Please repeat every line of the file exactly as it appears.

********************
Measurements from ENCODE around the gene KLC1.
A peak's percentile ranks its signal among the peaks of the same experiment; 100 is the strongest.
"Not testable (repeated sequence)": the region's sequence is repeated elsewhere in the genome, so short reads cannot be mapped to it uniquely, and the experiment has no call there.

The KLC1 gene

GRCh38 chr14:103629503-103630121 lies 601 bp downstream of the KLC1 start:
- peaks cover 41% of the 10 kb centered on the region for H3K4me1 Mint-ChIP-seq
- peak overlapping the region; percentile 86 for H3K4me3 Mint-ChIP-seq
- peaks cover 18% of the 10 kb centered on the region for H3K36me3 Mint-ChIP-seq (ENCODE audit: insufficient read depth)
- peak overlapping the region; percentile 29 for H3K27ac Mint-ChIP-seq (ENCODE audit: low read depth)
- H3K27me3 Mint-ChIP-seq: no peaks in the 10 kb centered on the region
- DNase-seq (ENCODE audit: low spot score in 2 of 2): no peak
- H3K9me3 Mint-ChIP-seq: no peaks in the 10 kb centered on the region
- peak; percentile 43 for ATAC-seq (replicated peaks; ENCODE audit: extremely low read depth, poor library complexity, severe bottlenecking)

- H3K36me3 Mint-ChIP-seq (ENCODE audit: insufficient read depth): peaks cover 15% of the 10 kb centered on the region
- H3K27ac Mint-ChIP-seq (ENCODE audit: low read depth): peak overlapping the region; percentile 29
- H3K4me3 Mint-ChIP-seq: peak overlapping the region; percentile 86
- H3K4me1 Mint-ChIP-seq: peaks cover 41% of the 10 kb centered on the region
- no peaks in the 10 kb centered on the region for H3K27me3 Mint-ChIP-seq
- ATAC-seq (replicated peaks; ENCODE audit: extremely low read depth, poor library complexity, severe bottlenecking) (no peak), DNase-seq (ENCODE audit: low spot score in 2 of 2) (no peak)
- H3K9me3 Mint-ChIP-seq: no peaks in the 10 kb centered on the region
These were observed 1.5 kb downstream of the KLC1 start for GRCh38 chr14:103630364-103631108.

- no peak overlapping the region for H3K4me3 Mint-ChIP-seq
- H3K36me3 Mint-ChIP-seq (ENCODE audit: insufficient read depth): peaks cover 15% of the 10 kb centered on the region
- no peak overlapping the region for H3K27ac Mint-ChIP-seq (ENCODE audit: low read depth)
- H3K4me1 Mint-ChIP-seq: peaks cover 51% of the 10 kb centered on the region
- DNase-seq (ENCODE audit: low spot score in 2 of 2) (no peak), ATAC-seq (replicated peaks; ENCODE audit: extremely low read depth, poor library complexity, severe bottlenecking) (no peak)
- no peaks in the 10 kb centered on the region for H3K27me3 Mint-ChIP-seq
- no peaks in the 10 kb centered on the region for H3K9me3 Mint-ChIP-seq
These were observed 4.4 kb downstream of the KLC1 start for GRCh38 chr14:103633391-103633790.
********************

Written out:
Measurements from ENCODE around the gene KLC1.
A peak's percentile ranks its signal among the peaks of the same experiment; 100 is the strongest.
"Not testable (repeated sequence)": the region's sequence is repeated elsewhere in the genome, so short reads cannot be mapped to it uniquely, and the experiment has no call there.

The KLC1 gene

GRCh38 chr14:103629503-103630121 lies 601 bp downstream of the KLC1 start:
- peaks cover 41% of the 10 kb centered on the region for H3K4me1 Mint-ChIP-seq
- peak overlapping the region; percentile 86 for H3K4me3 Mint-ChIP-seq
- peaks cover 18% of the 10 kb centered on the region for H3K36me3 Mint-ChIP-seq (ENCODE audit: insufficient read depth)
- peak overlapping the region; percentile 29 for H3K27ac Mint-ChIP-seq (ENCODE audit: low read depth)
- H3K27me3 Mint-ChIP-seq: no peaks in the 10 kb centered on the region
- DNase-seq (ENCODE audit: low spot score in 2 of 2): no peak
- H3K9me3 Mint-ChIP-seq: no peaks in the 10 kb centered on the region
- peak; percentile 43 for ATAC-seq (replicated peaks; ENCODE audit: extremely low read depth, poor library complexity, severe bottlenecking)

- H3K36me3 Mint-ChIP-seq (ENCODE audit: insufficient read depth): peaks cover 15% of the 10 kb centered on the region
- H3K27ac Mint-ChIP-seq (ENCODE audit: low read depth): peak overlapping the region; percentile 29
- H3K4me3 Mint-ChIP-seq: peak overlapping the region; percentile 86
- H3K4me1 Mint-ChIP-seq: peaks cover 41% of the 10 kb centered on the region
- no peaks in the 10 kb centered on the region for H3K27me3 Mint-ChIP-seq
- ATAC-seq (replicated peaks; ENCODE audit: extremely low read depth, poor library complexity, severe bottlenecking) (no peak), DNase-seq (ENCODE audit: low spot score in 2 of 2) (no peak)
- H3K9me3 Mint-ChIP-seq: no peaks in the 10 kb centered on the region
These were observed 1.5 kb downstream of the KLC1 start for GRCh38 chr14:103630364-103631108.

- no peak overlapping the region for H3K4me3 Mint-ChIP-seq
- H3K36me3 Mint-ChIP-seq (ENCODE audit: insufficient read depth): peaks cover 15% of the 10 kb centered on the region
- no peak overlapping the region for H3K27ac Mint-ChIP-seq (ENCODE audit: low read depth)
- H3K4me1 Mint-ChIP-seq: peaks cover 51% of the 10 kb centered on the region
- DNase-seq (ENCODE audit: low spot score in 2 of 2) (no peak), ATAC-seq (replicated peaks; ENCODE audit: extremely low read depth, poor library complexity, severe bottlenecking) (no peak)
- no peaks in the 10 kb centered on the region for H3K27me3 Mint-ChIP-seq
- no peaks in the 10 kb centered on the region for H3K9me3 Mint-ChIP-seq
These were observed 4.4 kb downstream of the KLC1 start for GRCh38 chr14:103633391-103633790.